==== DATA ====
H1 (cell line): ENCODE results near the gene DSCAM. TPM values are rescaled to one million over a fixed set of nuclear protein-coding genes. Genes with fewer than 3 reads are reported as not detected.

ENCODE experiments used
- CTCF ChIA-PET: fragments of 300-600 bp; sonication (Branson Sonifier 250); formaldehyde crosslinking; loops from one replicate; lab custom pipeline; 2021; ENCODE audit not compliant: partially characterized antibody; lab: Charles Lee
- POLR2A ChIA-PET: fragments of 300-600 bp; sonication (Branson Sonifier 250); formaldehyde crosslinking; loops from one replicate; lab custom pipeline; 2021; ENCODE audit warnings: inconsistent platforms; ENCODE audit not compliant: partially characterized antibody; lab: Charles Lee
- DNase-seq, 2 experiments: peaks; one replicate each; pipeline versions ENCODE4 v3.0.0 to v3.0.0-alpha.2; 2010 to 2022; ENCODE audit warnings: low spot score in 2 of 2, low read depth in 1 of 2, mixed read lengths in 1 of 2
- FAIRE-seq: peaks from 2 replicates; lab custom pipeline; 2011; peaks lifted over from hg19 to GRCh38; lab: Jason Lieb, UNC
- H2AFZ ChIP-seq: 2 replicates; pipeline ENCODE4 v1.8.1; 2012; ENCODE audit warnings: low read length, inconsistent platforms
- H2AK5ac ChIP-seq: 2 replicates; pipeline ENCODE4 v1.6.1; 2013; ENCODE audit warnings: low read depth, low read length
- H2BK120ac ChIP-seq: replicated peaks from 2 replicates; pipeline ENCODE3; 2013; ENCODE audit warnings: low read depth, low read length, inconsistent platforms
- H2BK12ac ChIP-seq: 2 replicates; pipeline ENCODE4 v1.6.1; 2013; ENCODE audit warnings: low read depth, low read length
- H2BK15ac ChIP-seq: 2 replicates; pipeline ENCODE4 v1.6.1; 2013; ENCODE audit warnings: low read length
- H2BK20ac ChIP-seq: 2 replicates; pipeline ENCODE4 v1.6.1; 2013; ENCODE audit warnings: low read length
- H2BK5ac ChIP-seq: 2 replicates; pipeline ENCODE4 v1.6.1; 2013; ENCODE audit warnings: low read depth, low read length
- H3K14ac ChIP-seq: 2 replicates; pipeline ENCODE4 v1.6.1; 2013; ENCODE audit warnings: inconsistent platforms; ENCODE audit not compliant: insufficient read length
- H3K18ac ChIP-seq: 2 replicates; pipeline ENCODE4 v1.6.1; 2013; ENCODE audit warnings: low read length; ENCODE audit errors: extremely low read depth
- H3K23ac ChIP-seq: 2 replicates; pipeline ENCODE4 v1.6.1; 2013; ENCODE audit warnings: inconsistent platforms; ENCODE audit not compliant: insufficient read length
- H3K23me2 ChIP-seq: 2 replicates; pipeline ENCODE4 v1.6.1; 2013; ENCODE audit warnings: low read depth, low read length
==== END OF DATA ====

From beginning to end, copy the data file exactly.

H1 (cell line): ENCODE results near the gene DSCAM. TPM values are rescaled to one million over a fixed set of nuclear protein-coding genes. Genes with fewer than 3 reads are reported as not detected.

ENCODE experiments used
- CTCF ChIA-PET: fragments of 300-600 bp; sonication (Branson Sonifier 250); formaldehyde crosslinking; loops from one replicate; lab custom pipeline; 2021; ENCODE audit not compliant: partially characterized antibody; lab: Charles Lee
- POLR2A ChIA-PET: fragments of 300-600 bp; sonication (Branson Sonifier 250); formaldehyde crosslinking; loops from one replicate; lab custom pipeline; 2021; ENCODE audit warnings: inconsistent platforms; ENCODE audit not compliant: partially characterized antibody; lab: Charles Lee
- DNase-seq, 2 experiments: peaks; one replicate each; pipeline versions ENCODE4 v3.0.0 to v3.0.0-alpha.2; 2010 to 2022; ENCODE audit warnings: low spot score in 2 of 2, low read depth in 1 of 2, mixed read lengths in 1 of 2
- FAIRE-seq: peaks from 2 replicates; lab custom pipeline; 2011; peaks lifted over from hg19 to GRCh38; lab: Jason Lieb, UNC
- H2AFZ ChIP-seq: 2 replicates; pipeline ENCODE4 v1.8.1; 2012; ENCODE audit warnings: low read length, inconsistent platforms
- H2AK5ac ChIP-seq: 2 replicates; pipeline ENCODE4 v1.6.1; 2013; ENCODE audit warnings: low read depth, low read length
- H2BK120ac ChIP-seq: replicated peaks from 2 replicates; pipeline ENCODE3; 2013; ENCODE audit warnings: low read depth, low read length, inconsistent platforms
- H2BK12ac ChIP-seq: 2 replicates; pipeline ENCODE4 v1.6.1; 2013; ENCODE audit warnings: low read depth, low read length
- H2BK15ac ChIP-seq: 2 replicates; pipeline ENCODE4 v1.6.1; 2013; ENCODE audit warnings: low read length
- H2BK20ac ChIP-seq: 2 replicates; pipeline ENCODE4 v1.6.1; 2013; ENCODE audit warnings: low read length
- H2BK5ac ChIP-seq: 2 replicates; pipeline ENCODE4 v1.6.1; 2013; ENCODE audit warnings: low read depth, low read length
- H3K14ac ChIP-seq: 2 replicates; pipeline ENCODE4 v1.6.1; 2013; ENCODE audit warnings: inconsistent platforms; ENCODE audit not compliant: insufficient read length
- H3K18ac ChIP-seq: 2 replicates; pipeline ENCODE4 v1.6.1; 2013; ENCODE audit warnings: low read length; ENCODE audit errors: extremely low read depth
- H3K23ac ChIP-seq: 2 replicates; pipeline ENCODE4 v1.6.1; 2013; ENCODE audit warnings: inconsistent platforms; ENCODE audit not compliant: insufficient read length
- H3K23me2 ChIP-seq: 2 replicates; pipeline ENCODE4 v1.6.1; 2013; ENCODE audit warnings: low read depth, low read length